“I thought I could describe a state; make a map of sorrow. Sorrow, however, turns out to be not a state but a process.” 

When you hear the word grief, perhaps you think of the famous “five stages”: denial, anger, bargaining, depression and acceptance. These can be certainly helpful in assessing where you are on the grief journey. However, many take issue with the final stage of acceptance, believing that this somehow means that you’ve forgotten your loved one or are happily moving on in life without them. This is rarely the experience of those who have suffered loss. Instead, many would say that you “never get over” the death as such, but rather that you learn to experience peace and joy again in spite of the enduring heartache. Grief is a continual and often life-long process — you should never feel guilty for being at the stage you’re at.


“Mental pain is less dramatic than physical pain, but it is more common and also more hard to bear. The frequent attempt to conceal mental pain increases the burden: it is easier to say “My tooth is aching” than to say “My heart is broken.”

While it may be necessary to grieve alone for a period of time, the burden of sorrow is simply too great for one single person — it must be shared. However, as is the case with many experiences of emotional turmoil, grief can be incredibly difficult to reveal to others. Too often, we convince ourselves that “looking to have it all together” is more important than grieving and healing healthily. 

Unfortunately, as those who have suffered emotional strife will tell you, mental pain festers in the darkness. So, with care and wisdom, bring it into the light; articulate your thoughts and feelings with a trusted friend or family member, and don’t be afraid to seek out the services of a specialist grief counselor. Yes, physical pain is easier to explain, but mental anguish is just as real, and can be even more destructive if it is kept bottled up.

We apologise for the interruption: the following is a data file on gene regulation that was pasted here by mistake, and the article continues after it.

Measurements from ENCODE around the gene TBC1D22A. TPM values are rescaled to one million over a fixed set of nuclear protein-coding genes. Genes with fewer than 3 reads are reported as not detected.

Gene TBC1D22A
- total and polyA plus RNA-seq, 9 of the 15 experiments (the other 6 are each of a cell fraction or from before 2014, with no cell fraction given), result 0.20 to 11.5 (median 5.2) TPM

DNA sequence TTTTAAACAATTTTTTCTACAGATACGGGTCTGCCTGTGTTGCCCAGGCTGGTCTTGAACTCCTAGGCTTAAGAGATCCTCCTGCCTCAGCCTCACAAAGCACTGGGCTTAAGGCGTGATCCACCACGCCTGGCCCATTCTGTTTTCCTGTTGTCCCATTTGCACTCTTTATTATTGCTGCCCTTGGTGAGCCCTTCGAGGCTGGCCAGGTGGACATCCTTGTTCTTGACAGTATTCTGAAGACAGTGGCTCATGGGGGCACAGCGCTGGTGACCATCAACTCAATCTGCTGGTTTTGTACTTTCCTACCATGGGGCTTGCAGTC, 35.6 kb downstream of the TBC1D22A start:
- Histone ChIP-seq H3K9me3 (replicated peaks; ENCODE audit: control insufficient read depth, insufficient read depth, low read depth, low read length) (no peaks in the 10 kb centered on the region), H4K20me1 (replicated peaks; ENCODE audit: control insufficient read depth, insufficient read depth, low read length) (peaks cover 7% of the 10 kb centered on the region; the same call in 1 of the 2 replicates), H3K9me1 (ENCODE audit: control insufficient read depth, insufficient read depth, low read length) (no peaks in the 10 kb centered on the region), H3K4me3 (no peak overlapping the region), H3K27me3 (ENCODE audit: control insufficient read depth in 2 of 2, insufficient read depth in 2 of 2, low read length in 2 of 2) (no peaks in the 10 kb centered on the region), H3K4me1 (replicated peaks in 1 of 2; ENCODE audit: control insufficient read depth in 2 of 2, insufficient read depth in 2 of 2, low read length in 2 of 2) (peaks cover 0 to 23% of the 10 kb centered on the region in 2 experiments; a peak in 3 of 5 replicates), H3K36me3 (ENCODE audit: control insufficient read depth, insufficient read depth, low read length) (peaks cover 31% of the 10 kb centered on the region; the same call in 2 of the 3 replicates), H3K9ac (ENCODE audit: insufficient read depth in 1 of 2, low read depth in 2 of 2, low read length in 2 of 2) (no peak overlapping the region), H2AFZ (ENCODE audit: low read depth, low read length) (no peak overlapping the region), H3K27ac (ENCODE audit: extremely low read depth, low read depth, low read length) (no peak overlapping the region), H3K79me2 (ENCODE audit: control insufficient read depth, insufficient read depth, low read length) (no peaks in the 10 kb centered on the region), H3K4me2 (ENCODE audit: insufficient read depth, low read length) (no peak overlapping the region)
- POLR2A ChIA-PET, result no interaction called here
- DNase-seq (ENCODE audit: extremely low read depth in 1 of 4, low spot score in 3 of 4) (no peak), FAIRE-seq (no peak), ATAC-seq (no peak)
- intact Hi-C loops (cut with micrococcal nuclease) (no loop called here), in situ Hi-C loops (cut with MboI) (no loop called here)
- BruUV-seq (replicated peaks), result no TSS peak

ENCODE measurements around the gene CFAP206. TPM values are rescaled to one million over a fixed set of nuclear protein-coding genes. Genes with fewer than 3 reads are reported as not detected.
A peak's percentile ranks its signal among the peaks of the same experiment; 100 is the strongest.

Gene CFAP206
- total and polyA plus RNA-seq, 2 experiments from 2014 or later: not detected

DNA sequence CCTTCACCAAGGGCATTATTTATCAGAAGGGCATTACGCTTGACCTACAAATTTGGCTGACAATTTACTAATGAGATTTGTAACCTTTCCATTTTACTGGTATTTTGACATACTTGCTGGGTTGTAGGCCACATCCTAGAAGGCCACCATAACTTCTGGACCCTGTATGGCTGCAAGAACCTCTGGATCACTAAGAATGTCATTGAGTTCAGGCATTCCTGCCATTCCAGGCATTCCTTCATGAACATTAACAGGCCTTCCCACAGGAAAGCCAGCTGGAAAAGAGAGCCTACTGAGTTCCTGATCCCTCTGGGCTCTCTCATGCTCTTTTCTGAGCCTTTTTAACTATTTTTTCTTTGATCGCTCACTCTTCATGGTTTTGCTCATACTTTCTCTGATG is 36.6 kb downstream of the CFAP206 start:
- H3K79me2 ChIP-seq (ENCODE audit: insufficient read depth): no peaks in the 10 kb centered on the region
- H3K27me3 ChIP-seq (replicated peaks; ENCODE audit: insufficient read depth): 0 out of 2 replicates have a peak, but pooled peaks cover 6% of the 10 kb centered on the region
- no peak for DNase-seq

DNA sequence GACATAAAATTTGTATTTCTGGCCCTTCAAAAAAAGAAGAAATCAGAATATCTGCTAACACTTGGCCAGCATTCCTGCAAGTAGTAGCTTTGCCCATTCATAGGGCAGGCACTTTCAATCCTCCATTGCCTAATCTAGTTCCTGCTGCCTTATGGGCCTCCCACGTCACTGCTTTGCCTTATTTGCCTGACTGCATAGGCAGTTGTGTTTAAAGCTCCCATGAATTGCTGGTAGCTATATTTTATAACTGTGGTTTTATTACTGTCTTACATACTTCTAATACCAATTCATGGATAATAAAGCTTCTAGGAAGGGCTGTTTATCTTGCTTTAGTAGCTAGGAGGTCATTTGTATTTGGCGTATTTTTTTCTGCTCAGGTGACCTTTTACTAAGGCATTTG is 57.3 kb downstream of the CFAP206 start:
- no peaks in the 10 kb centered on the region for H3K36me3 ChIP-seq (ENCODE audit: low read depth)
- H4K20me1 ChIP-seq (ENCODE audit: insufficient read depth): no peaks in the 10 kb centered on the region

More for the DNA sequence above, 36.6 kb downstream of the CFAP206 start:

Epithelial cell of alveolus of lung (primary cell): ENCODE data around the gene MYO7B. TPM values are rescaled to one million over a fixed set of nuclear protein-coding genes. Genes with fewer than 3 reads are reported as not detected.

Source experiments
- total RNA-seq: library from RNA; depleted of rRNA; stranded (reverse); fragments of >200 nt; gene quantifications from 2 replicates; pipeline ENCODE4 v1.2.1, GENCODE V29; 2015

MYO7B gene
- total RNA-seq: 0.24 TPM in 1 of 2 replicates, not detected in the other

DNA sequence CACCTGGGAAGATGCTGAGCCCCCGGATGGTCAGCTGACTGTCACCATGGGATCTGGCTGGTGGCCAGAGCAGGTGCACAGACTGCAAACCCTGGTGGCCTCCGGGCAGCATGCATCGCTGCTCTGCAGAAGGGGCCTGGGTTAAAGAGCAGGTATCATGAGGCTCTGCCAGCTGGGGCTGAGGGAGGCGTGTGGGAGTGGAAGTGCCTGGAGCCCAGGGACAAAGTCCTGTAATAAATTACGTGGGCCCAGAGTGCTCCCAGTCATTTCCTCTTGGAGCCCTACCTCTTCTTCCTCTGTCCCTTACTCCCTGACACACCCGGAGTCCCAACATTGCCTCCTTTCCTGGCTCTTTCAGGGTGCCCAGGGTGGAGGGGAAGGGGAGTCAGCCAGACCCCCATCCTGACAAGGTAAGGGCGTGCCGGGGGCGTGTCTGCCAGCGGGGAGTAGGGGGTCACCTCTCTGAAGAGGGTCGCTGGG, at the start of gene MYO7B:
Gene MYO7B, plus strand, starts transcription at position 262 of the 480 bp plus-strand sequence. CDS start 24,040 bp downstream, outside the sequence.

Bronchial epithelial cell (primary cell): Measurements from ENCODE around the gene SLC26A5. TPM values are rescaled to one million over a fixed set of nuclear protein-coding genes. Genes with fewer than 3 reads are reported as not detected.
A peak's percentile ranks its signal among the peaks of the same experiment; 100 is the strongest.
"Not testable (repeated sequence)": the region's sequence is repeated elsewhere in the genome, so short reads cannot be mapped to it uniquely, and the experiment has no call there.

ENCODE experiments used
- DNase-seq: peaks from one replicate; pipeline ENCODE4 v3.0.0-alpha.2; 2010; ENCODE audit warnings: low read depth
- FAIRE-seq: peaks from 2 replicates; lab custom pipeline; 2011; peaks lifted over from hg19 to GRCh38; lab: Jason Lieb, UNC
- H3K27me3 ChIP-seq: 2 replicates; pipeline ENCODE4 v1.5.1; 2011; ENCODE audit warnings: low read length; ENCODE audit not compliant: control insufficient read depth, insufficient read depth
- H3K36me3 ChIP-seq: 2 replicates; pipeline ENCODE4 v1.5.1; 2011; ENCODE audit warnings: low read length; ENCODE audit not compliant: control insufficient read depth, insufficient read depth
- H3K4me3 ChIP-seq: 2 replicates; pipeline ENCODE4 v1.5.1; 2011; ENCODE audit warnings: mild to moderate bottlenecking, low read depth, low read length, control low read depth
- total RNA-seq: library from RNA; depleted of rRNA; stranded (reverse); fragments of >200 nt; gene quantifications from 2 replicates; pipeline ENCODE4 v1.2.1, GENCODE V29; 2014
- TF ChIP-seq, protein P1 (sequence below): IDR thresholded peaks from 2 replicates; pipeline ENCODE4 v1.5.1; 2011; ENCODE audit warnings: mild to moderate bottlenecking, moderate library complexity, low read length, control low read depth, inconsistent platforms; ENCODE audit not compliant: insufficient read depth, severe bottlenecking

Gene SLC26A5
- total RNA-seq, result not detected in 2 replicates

“We can ignore even pleasure. But pain insists upon being attended to. God whispers to us in our pleasures, speaks in our conscience, but shouts in our pains: it is his megaphone to rouse a deaf world.”

“What is God teaching you through this period?” would be a rather glib question to ask someone who is in the midst of intense grief, and we must be careful when trying to posit spiritual challenge to those in such heavy situations. With that being said, we cannot deny that God does and will teach us things through the darkest seasons of our lives. Lewis reminds us that the Lord “shouts in our pains,” and that we would be wise to seek out his voice of life in all situations and circumstances.


“Grief is like a long valley, a winding valley where any bend may reveal a totally new landscape.”

Following the loss of someone close, and beyond a period of intense grief, we can be sure of one thing: life will never be the same again.


“A man can no more diminish God’s glory by refusing to worship Him than a lunatic can put out the sun by scribbling the word ‘darkness’ on the walls of his cell.”

Keep the faith. As Lewis repeatedly points out in A Grief Observed, this can be wildly difficult to do, especially in a time of deep sorrow. So take heart: if perhaps the greatest Christian writer of the last several hundred years has the capacity to engage in such deep spiritual questioning, we may too find ourselves susceptible to a crisis of faith at some stage or other. There is no doubt that grief and hardship often marches us into the barren desert of spiritual nothingness. Indeed, as we reluctantly plod through this pilgrimage of pain, we may endure somewhat of an existential crisis, desperately searching for answers to life’s deepest questions. 

But as Lewis reminds us here, we cannot deny the existence of God by refusing to turn to him. He is alive, and he loves us. Wonderfully, no amount of earthly darkness will ever be able to extinguish his heavenly light. May we know this now, and may we hold fast to it when our time of grief and sorrow comes.